The Dutch Church: the dissolution and its tragic aftermath

It is convenient for historians to conceive of history in neat discrete categories, but all too often that approach both obscures continuities and suggests that events are less brutally random than they are. There are, for instance, many ways of writing about the influence of the English Reformation and the dissolution of the monasteries on... Continue Reading →

Review: The Hollow Crown: Richard II

The BBC’s new adaptation of Shakespeare’s Henriad quartet of history plays, broadcast under the title The Hollow Crown, began with Richard II, directed by Rupert Goold and adapted by Goold and his longstanding colleague in the theatre Ben Power. There is a saying - I associate it with John Huston, but I have seen it... Continue Reading →

Ben Jonson: his early life and how it shaped him

Contrary as always, Ben Jonson could cast horoscopes – but didn’t believe in them. What, then, would he have made of his own? In some ways, perhaps, he was born lucky: winter offered the worst chances of survival for an Elizabethan baby; Jonson was born in midsummer. Even so, he was fortunate to survive. One... Continue Reading →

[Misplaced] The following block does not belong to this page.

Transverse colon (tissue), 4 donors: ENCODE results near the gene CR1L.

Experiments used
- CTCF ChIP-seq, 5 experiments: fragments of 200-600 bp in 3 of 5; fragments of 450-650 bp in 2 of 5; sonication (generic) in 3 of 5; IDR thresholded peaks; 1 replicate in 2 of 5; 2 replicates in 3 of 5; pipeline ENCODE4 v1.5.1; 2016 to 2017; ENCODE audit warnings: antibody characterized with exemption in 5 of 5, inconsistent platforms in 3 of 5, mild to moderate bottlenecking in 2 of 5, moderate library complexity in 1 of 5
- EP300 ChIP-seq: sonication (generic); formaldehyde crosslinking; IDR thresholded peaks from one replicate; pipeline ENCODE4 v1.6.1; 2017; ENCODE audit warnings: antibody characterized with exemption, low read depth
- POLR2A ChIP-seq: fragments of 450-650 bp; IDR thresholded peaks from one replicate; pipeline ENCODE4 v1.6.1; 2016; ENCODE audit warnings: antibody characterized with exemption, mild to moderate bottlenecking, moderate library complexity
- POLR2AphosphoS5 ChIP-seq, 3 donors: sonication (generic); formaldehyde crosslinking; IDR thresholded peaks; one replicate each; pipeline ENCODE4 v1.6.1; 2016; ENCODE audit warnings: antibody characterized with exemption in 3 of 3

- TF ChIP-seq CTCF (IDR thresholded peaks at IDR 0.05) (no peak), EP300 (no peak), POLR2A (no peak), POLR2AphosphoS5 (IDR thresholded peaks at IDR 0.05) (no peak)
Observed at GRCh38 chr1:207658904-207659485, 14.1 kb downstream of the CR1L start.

Shakespeare’s England: Stratford Journeys #2

Coming out of the birthplace I looked across the street, trying to imagine stepping across the threshold to see a row of late medieval or Tudor houses and workshops. It’s not too difficult: England is full of such survivals, after all. But of course it’s futile to try to dredge much meaning from the attempt,... Continue Reading →

Reflections on Shakespeare’s birthplace, Tudor aesthetics of scent and the invention of identity

Shakespeare's birthplace is a wonderful Tudor survival and we are, of course, lucky to have it. But I can’t help but wonder if the emphasis on Shakespeare’s birth itself is taken a little too far in Henley Street – at the expense of other aspects of his life here. Clearly it’s significant and interesting that... Continue Reading →